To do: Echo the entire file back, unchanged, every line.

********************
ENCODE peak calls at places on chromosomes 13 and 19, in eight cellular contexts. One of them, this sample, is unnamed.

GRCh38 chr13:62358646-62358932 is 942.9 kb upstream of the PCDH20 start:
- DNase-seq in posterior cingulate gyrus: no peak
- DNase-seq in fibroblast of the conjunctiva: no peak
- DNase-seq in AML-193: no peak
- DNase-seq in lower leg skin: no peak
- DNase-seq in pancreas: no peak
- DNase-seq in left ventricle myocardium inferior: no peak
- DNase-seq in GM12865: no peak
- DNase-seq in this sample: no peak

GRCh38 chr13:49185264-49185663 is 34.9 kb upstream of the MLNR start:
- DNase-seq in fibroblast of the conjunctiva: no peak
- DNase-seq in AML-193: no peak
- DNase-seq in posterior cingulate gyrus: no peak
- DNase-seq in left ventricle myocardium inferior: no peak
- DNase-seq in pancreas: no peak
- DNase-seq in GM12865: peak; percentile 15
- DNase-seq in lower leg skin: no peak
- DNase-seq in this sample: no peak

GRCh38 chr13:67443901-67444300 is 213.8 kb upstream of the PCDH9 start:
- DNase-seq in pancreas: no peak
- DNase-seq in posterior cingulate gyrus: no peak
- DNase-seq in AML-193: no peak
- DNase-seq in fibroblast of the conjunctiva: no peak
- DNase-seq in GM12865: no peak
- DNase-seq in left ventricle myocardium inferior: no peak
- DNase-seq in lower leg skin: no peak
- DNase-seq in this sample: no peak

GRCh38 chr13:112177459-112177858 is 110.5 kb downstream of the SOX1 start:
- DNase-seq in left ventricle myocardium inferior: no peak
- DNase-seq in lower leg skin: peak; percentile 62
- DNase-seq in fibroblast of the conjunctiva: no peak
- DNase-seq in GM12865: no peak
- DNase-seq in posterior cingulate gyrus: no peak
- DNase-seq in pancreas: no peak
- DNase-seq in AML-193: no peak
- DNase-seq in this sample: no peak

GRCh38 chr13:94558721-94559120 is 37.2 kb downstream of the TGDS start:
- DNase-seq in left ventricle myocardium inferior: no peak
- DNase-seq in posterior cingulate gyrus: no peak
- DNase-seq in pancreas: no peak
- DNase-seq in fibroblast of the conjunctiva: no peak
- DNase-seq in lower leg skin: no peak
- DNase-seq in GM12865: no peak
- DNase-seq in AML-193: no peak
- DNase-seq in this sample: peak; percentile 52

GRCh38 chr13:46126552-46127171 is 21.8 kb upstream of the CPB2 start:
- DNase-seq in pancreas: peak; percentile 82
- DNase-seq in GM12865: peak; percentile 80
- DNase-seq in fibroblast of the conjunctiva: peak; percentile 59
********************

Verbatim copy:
ENCODE peak calls at places on chromosomes 13 and 19, in eight cellular contexts. One of them, this sample, is unnamed.

GRCh38 chr13:62358646-62358932 is 942.9 kb upstream of the PCDH20 start:
- DNase-seq in posterior cingulate gyrus: no peak
- DNase-seq in fibroblast of the conjunctiva: no peak
- DNase-seq in AML-193: no peak
- DNase-seq in lower leg skin: no peak
- DNase-seq in pancreas: no peak
- DNase-seq in left ventricle myocardium inferior: no peak
- DNase-seq in GM12865: no peak
- DNase-seq in this sample: no peak

GRCh38 chr13:49185264-49185663 is 34.9 kb upstream of the MLNR start:
- DNase-seq in fibroblast of the conjunctiva: no peak
- DNase-seq in AML-193: no peak
- DNase-seq in posterior cingulate gyrus: no peak
- DNase-seq in left ventricle myocardium inferior: no peak
- DNase-seq in pancreas: no peak
- DNase-seq in GM12865: peak; percentile 15
- DNase-seq in lower leg skin: no peak
- DNase-seq in this sample: no peak

GRCh38 chr13:67443901-67444300 is 213.8 kb upstream of the PCDH9 start:
- DNase-seq in pancreas: no peak
- DNase-seq in posterior cingulate gyrus: no peak
- DNase-seq in AML-193: no peak
- DNase-seq in fibroblast of the conjunctiva: no peak
- DNase-seq in GM12865: no peak
- DNase-seq in left ventricle myocardium inferior: no peak
- DNase-seq in lower leg skin: no peak
- DNase-seq in this sample: no peak

GRCh38 chr13:112177459-112177858 is 110.5 kb downstream of the SOX1 start:
- DNase-seq in left ventricle myocardium inferior: no peak
- DNase-seq in lower leg skin: peak; percentile 62
- DNase-seq in fibroblast of the conjunctiva: no peak
- DNase-seq in GM12865: no peak
- DNase-seq in posterior cingulate gyrus: no peak
- DNase-seq in pancreas: no peak
- DNase-seq in AML-193: no peak
- DNase-seq in this sample: no peak

GRCh38 chr13:94558721-94559120 is 37.2 kb downstream of the TGDS start:
- DNase-seq in left ventricle myocardium inferior: no peak
- DNase-seq in posterior cingulate gyrus: no peak
- DNase-seq in pancreas: no peak
- DNase-seq in fibroblast of the conjunctiva: no peak
- DNase-seq in lower leg skin: no peak
- DNase-seq in GM12865: no peak
- DNase-seq in AML-193: no peak
- DNase-seq in this sample: peak; percentile 52

GRCh38 chr13:46126552-46127171 is 21.8 kb upstream of the CPB2 start:
- DNase-seq in pancreas: peak; percentile 82
- DNase-seq in GM12865: peak; percentile 80
- DNase-seq in fibroblast of the conjunctiva: peak; percentile 59